Every day at noon, he called Amy. He was supposed to tell her he was all right and still on his way, but when he called he could never say anything. He’d talked to her hundreds of times in the past months, but now he couldn’t even croak out a hello. He held an old silver St. Christopher’s medal, a medal he stole, in his hand and listened to her say “Hello?” to his silence. She always knew it was him and would say, “Thanks for calling, Mick. I’ll see you soon,” each time. After he hung up he would tuck the medal back into his pocket and ride off again. At that last gas station, he finally spoke, mumbling into her answering machine that he’d almost made it to Charles-on-Norwich.
Once silver and bright, the medal is now tarnished and dull. The carving of St. Christopher had always looked hideously deformed to Mick, a ghoulish patron saint. Every time he worries over the medal, running his thumb over it, the hand-carved lines and grooves fill with bits of grease and crud. The oils from his fingers stain the medal in tinged browns and greens. St. Christopher was buried under the detritus of his skin, becoming less deformed to Mick. Still, he would like to get rid of the damn thing, but he can’t - it just weighs down his pocket.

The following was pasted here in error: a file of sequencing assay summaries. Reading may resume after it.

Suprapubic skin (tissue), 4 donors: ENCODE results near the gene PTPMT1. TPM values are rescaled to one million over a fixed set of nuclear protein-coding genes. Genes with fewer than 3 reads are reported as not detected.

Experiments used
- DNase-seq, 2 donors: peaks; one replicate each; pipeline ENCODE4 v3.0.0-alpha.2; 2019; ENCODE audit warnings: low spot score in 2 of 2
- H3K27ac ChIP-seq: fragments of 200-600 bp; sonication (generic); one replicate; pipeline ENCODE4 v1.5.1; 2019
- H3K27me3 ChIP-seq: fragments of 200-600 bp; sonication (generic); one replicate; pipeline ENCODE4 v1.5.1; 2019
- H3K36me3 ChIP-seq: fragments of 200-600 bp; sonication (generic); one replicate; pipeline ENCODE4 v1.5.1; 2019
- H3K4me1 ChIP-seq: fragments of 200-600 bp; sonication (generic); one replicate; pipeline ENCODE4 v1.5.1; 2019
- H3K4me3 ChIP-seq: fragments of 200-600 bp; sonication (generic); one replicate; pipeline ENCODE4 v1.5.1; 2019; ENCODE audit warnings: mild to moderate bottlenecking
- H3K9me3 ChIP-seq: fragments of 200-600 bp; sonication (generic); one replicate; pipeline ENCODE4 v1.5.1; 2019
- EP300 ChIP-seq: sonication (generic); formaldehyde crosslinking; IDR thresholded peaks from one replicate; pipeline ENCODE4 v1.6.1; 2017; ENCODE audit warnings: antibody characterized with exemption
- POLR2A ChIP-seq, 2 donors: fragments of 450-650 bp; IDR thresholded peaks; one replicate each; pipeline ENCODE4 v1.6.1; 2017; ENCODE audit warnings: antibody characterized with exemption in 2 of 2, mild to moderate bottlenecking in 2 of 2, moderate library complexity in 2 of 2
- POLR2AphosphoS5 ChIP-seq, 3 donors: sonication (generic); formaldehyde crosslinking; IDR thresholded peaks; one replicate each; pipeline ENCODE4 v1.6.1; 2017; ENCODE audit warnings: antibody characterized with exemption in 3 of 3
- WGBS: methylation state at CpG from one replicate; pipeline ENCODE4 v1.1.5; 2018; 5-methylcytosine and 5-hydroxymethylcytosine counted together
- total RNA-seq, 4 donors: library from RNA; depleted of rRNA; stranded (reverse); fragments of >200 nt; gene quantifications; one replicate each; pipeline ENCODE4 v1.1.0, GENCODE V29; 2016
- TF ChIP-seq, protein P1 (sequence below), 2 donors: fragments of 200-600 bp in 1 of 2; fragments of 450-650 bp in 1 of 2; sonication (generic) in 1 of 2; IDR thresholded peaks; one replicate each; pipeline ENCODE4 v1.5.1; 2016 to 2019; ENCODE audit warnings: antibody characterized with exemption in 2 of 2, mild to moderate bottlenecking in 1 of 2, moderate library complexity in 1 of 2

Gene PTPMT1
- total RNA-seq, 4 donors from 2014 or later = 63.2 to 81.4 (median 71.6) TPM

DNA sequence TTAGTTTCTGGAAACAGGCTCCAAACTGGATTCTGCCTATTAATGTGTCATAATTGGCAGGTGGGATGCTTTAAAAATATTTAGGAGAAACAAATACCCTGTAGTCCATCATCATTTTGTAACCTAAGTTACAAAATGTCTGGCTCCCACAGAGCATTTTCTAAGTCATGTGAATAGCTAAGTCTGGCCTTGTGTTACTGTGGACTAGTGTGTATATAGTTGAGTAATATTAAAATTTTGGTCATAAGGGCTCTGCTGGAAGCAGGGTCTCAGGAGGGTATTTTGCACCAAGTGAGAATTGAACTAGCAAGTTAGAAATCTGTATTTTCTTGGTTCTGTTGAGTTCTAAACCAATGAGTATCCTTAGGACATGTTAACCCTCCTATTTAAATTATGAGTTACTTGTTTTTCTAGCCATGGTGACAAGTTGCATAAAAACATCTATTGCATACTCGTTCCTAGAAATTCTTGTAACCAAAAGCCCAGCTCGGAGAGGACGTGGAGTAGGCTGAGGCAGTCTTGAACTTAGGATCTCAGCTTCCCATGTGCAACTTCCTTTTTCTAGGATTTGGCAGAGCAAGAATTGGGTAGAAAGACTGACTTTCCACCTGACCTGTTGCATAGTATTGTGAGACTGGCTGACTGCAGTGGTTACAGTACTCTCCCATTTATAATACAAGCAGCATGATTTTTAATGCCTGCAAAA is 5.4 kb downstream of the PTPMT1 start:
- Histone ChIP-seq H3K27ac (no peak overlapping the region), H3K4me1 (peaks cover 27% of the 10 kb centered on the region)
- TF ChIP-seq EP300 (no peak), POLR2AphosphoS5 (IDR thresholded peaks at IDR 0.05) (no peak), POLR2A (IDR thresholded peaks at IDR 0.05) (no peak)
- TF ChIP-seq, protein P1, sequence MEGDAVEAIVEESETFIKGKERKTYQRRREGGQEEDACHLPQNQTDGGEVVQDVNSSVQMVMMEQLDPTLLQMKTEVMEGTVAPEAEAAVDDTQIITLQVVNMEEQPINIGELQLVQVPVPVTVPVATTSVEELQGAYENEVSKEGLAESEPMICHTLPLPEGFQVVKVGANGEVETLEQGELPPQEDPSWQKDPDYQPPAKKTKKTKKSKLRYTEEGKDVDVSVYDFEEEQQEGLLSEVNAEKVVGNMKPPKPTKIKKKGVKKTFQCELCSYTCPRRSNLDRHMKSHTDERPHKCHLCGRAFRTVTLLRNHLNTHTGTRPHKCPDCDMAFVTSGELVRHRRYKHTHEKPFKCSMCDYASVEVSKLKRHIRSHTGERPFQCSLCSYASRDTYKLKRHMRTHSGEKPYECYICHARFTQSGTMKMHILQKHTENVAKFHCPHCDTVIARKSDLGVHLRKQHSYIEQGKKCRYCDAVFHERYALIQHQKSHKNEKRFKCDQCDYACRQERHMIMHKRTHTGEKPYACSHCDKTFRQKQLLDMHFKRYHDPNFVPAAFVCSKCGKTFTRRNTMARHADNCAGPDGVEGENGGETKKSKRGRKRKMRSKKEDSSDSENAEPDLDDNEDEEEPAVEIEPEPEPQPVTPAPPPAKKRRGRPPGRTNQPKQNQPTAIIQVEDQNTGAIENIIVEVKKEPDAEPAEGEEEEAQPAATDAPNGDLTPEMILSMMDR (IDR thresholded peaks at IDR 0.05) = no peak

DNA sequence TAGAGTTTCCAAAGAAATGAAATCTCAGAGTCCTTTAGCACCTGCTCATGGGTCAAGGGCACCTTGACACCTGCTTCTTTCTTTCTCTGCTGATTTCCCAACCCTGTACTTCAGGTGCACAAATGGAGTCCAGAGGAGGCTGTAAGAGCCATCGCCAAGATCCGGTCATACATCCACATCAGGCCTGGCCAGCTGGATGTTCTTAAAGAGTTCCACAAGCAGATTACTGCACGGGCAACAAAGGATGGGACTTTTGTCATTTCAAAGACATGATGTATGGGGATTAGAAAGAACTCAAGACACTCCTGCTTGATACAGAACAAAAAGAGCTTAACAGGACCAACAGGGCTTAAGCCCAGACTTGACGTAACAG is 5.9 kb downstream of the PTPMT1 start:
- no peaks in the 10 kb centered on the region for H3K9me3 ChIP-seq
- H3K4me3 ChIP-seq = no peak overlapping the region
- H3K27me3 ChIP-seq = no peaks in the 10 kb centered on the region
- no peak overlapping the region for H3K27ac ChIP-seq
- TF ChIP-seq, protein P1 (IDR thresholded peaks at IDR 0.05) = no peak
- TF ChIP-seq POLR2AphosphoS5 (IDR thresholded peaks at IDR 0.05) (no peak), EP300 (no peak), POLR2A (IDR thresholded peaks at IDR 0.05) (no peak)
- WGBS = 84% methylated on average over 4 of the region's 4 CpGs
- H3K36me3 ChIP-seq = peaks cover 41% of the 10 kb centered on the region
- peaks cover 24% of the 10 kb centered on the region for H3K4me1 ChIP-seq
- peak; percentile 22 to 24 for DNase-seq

Mick’s tunnel vision stops drifting inward in time to catch the yellow diamond caution sign; a truck going down a steep grade. The trucks on those signs always look dangerously out of control to him, as if there’s nothing ahead for them but impending doom. That was probably how the sign was designed, to scare the shit out of truckers: “If you do this wrong, if you fuck this up, something really bad will happen to you.”